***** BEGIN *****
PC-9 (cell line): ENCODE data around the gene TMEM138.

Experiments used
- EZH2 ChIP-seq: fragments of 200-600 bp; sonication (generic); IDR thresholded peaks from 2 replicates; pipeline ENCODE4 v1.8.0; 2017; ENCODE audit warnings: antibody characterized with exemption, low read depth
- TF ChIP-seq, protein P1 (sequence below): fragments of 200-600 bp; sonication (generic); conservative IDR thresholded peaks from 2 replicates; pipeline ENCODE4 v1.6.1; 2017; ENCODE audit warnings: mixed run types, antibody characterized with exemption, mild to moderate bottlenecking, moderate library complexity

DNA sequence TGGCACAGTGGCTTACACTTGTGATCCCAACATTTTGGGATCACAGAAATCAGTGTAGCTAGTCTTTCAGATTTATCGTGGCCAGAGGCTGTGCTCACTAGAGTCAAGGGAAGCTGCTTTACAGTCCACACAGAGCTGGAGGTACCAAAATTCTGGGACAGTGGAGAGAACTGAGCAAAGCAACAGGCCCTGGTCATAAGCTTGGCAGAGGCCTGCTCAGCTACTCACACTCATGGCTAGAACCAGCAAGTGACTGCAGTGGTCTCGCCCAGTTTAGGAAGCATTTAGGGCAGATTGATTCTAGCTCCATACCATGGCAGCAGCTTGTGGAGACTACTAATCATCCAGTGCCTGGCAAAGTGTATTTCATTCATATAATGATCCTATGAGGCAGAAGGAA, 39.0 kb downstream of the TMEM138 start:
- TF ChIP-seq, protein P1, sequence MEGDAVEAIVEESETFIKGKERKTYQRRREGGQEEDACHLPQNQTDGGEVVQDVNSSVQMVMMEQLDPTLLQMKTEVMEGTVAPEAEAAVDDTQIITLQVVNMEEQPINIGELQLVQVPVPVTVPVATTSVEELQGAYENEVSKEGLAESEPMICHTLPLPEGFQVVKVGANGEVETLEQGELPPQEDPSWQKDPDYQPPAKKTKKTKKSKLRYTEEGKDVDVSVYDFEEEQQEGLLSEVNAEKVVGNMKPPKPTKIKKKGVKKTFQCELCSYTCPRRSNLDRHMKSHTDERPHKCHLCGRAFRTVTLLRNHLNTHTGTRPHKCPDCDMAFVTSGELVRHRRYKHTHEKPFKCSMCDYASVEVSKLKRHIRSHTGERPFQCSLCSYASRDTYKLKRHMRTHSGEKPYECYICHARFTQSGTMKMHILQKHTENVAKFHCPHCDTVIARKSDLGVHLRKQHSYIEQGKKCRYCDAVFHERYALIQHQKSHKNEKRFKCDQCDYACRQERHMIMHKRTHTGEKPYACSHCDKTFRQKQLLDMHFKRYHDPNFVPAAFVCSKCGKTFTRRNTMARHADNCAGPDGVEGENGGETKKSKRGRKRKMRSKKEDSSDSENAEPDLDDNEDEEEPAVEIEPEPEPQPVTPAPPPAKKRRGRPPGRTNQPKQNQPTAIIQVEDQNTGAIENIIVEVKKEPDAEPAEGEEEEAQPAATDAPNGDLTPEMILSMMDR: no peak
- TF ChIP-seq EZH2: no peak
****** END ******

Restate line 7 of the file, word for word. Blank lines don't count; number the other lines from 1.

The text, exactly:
- TF ChIP-seq EZH2: no peak